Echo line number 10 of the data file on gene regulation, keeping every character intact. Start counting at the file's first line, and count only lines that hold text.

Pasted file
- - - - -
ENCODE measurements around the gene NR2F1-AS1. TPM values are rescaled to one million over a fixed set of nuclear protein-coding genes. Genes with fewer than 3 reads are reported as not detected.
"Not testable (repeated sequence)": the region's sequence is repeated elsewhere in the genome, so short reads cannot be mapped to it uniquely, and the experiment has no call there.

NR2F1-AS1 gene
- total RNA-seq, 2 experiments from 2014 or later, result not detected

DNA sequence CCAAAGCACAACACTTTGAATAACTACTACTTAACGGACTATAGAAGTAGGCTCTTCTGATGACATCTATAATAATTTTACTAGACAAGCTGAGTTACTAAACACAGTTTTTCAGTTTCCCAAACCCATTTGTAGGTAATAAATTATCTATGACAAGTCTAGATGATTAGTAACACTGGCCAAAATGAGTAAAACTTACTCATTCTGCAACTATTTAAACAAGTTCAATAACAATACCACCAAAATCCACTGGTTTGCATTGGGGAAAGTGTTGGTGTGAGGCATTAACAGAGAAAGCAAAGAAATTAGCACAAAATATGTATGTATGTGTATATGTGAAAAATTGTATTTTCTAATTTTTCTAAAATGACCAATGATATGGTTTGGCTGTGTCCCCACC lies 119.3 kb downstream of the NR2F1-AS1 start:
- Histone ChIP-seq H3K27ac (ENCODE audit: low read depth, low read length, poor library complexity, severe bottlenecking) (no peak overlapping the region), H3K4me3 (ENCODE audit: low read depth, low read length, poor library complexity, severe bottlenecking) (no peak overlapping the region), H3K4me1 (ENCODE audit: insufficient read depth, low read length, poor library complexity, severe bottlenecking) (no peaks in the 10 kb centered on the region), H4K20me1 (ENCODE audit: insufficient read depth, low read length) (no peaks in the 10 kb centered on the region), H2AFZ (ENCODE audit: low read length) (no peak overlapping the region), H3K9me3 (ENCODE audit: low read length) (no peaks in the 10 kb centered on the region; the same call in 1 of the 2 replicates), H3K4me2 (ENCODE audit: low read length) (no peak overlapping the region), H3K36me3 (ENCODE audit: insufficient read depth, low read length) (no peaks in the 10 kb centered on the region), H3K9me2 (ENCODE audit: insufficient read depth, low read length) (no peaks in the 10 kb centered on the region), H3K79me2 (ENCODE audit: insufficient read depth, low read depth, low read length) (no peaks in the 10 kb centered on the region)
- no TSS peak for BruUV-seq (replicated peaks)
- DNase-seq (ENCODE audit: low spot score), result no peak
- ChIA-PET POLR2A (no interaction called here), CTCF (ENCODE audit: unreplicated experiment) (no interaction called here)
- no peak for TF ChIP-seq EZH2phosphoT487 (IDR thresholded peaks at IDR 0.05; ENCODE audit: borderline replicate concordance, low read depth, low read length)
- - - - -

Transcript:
- no peak for TF ChIP-seq EZH2phosphoT487 (IDR thresholded peaks at IDR 0.05; ENCODE audit: borderline replicate concordance, low read depth, low read length)